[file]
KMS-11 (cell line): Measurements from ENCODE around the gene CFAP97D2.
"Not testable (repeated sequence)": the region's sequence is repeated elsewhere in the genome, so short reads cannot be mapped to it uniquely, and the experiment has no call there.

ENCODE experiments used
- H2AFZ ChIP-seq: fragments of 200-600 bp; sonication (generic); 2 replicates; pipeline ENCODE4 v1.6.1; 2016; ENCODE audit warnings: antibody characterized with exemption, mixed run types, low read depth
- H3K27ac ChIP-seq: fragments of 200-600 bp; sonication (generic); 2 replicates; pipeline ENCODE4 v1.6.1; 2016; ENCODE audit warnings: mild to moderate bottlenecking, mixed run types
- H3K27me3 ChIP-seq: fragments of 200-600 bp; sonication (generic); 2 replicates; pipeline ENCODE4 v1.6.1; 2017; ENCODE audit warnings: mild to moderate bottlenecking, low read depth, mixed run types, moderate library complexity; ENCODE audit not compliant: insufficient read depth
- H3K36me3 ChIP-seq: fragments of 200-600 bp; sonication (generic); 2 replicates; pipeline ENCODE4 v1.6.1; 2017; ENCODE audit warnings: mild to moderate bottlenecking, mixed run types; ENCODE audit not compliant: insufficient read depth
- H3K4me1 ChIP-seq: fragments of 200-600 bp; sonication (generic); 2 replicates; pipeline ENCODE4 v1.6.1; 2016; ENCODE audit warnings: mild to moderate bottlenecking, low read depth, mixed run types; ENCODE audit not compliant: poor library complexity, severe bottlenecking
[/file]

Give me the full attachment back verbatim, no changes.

KMS-11 (cell line): Measurements from ENCODE around the gene CFAP97D2.
"Not testable (repeated sequence)": the region's sequence is repeated elsewhere in the genome, so short reads cannot be mapped to it uniquely, and the experiment has no call there.

ENCODE experiments used
- H2AFZ ChIP-seq: fragments of 200-600 bp; sonication (generic); 2 replicates; pipeline ENCODE4 v1.6.1; 2016; ENCODE audit warnings: antibody characterized with exemption, mixed run types, low read depth
- H3K27ac ChIP-seq: fragments of 200-600 bp; sonication (generic); 2 replicates; pipeline ENCODE4 v1.6.1; 2016; ENCODE audit warnings: mild to moderate bottlenecking, mixed run types
- H3K27me3 ChIP-seq: fragments of 200-600 bp; sonication (generic); 2 replicates; pipeline ENCODE4 v1.6.1; 2017; ENCODE audit warnings: mild to moderate bottlenecking, low read depth, mixed run types, moderate library complexity; ENCODE audit not compliant: insufficient read depth
- H3K36me3 ChIP-seq: fragments of 200-600 bp; sonication (generic); 2 replicates; pipeline ENCODE4 v1.6.1; 2017; ENCODE audit warnings: mild to moderate bottlenecking, mixed run types; ENCODE audit not compliant: insufficient read depth
- H3K4me1 ChIP-seq: fragments of 200-600 bp; sonication (generic); 2 replicates; pipeline ENCODE4 v1.6.1; 2016; ENCODE audit warnings: mild to moderate bottlenecking, low read depth, mixed run types; ENCODE audit not compliant: poor library complexity, severe bottlenecking